In Replotting Marriage in Nineteenth-Century British Literature, Jill Galvan and Elsie Michie bring together top Victorian scholars to scrutinize nineteenth-century marriage in incisive ways. The volume puts marriage in conversation with many aspects of culture, from education and anthropology to Darwinism and crime. It aims to widen the repertoire of critical questions we ask about how fiction represents conjugal coupling, employing, among other approaches, transimperial reading, queer theory, disability studies, and philosophies of the formation of human society. By paying close attention to elements of genre and narrative, moreover, the collection analyzes the story of marriage as formally and structurally diverse, rather than as a familiar plot line.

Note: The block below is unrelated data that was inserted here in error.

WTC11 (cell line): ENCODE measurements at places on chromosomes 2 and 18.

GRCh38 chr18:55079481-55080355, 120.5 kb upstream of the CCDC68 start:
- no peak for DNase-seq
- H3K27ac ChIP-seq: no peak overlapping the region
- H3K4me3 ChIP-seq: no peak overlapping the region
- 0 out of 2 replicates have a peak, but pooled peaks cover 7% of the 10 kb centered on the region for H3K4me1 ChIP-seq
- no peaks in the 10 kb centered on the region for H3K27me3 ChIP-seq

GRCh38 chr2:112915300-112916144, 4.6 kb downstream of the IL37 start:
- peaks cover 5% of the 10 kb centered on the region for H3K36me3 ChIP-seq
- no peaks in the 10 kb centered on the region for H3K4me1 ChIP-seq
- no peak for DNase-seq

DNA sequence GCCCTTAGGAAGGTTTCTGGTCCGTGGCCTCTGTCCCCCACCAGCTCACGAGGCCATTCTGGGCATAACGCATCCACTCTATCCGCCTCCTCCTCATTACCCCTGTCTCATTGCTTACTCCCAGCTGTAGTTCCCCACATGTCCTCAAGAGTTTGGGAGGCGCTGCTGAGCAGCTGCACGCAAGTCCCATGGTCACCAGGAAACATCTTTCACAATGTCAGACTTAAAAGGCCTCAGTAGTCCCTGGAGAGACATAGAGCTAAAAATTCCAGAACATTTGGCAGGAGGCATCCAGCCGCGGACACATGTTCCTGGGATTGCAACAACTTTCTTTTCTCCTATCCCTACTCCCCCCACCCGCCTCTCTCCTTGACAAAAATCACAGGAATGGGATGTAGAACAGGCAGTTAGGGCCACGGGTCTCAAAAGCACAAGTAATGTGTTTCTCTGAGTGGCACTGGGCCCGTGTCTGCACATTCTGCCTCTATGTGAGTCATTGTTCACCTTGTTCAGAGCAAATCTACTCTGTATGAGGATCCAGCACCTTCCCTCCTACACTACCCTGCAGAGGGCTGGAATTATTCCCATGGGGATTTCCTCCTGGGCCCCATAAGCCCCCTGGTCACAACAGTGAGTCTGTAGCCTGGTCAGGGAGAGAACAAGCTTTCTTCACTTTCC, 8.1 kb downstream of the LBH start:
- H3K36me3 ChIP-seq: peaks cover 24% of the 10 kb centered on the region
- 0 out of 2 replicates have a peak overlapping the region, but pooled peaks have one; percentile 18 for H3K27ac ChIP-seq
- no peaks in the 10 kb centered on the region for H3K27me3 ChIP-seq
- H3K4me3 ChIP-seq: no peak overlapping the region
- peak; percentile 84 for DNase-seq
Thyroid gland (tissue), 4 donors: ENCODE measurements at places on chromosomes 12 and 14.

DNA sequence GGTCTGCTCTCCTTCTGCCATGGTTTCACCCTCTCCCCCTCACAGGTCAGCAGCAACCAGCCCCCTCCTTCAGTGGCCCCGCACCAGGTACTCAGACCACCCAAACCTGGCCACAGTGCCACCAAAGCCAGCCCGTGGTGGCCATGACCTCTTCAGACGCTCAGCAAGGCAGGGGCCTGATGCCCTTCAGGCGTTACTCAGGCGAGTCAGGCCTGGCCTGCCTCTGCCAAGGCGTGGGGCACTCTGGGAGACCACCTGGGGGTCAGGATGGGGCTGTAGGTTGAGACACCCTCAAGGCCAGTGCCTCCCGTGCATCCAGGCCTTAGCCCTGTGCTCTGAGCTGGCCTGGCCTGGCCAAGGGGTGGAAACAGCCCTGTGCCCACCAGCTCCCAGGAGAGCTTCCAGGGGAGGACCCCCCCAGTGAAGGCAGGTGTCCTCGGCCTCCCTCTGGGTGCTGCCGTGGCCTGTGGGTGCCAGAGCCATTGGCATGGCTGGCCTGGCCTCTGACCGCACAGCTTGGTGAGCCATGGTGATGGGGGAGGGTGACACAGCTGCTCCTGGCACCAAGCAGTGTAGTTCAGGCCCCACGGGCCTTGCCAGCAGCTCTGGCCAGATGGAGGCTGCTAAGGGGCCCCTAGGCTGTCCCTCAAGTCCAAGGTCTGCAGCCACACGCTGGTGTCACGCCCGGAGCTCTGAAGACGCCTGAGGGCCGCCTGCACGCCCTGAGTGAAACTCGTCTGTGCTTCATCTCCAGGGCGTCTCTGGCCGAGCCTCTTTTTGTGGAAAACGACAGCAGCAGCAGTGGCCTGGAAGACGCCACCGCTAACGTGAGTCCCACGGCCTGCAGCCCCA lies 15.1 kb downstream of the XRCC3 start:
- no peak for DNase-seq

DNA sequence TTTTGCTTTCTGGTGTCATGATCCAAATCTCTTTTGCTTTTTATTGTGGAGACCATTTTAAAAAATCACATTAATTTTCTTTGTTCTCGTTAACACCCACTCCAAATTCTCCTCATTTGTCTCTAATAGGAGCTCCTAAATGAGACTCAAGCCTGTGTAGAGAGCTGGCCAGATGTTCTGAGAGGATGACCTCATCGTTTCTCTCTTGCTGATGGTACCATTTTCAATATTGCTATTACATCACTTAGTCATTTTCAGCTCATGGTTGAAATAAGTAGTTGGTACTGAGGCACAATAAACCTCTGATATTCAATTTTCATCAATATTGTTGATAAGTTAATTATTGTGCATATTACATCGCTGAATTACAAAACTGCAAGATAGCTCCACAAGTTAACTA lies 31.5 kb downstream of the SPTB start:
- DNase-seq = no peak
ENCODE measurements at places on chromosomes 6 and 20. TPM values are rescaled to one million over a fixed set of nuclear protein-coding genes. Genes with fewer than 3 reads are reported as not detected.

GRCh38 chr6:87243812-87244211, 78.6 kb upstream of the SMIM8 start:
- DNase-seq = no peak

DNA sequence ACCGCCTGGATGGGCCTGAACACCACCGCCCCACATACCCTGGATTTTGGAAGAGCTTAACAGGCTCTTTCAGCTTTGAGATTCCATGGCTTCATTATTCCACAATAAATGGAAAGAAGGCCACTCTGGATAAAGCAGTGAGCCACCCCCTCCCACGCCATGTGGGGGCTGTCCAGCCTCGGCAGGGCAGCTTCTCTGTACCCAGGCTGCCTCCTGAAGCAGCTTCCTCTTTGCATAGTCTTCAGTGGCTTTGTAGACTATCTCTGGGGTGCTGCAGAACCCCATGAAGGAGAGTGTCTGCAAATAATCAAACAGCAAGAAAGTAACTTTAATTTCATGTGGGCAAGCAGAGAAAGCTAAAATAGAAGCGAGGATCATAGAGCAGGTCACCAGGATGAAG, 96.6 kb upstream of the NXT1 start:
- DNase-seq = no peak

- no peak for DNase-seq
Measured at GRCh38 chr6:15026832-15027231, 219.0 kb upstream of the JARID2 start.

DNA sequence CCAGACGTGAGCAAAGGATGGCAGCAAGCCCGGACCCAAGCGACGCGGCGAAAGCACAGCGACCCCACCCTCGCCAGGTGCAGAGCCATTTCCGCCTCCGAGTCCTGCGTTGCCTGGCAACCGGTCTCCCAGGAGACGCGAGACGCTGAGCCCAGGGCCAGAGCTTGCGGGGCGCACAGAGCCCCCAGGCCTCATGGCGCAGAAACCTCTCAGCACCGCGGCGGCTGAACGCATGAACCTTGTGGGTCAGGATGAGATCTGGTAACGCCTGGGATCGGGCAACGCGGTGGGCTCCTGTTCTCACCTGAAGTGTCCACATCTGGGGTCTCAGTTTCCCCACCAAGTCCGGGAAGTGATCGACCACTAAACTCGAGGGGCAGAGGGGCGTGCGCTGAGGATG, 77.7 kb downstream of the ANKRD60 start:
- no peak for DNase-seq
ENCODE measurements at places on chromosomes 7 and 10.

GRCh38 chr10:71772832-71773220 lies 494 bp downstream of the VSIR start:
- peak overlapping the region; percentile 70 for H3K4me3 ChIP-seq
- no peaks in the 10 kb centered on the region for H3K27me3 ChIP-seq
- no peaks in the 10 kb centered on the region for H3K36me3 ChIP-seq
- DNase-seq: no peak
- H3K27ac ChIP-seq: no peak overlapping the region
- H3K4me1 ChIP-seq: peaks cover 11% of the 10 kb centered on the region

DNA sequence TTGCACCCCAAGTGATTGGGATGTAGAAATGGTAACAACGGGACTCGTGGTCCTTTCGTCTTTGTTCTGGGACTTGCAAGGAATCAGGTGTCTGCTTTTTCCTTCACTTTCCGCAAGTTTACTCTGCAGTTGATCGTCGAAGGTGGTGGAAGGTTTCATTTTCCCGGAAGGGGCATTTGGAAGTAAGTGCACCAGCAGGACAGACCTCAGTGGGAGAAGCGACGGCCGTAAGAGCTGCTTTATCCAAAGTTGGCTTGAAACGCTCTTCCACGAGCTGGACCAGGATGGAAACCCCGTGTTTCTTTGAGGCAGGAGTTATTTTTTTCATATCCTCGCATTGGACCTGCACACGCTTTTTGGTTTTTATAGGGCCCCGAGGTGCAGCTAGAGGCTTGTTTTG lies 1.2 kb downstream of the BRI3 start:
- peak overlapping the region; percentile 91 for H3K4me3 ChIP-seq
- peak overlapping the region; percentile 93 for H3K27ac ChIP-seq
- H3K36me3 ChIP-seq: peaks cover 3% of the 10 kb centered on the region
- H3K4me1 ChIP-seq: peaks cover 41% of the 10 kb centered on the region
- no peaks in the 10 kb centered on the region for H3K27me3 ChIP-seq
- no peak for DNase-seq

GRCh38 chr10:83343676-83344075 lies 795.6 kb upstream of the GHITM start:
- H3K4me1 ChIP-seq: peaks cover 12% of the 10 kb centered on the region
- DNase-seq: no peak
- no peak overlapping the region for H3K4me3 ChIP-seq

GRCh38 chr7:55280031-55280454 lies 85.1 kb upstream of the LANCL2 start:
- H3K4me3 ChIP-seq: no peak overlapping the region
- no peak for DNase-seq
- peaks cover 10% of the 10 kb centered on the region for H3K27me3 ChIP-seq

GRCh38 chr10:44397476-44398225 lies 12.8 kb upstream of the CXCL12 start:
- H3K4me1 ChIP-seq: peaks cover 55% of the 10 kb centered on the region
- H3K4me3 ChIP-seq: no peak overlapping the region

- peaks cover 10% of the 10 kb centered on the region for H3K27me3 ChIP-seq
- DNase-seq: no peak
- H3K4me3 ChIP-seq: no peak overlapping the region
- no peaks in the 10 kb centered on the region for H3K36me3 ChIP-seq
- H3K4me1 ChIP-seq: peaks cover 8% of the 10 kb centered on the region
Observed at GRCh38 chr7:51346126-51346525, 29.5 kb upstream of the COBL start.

These essays point to nineteenth-century marriage studies as a new field of inquiry. With contributions by Ian Duncan, Elisha Cohn, Kathy Psomiades, Kelly Hager, Lauren Goodlad, Marlene Tromp, Sukanya Banerjee, Holly Furneaux, Talia Schaffer, and Helena Michie, and an afterword by Mary Jean Corbett, Replotting Marriage in Nineteenth-Century British Literature demonstrates how both established and developing fields can be brought to bear on a long-examined institution—ultimately prompting a rethinking of the nineteenth century itself.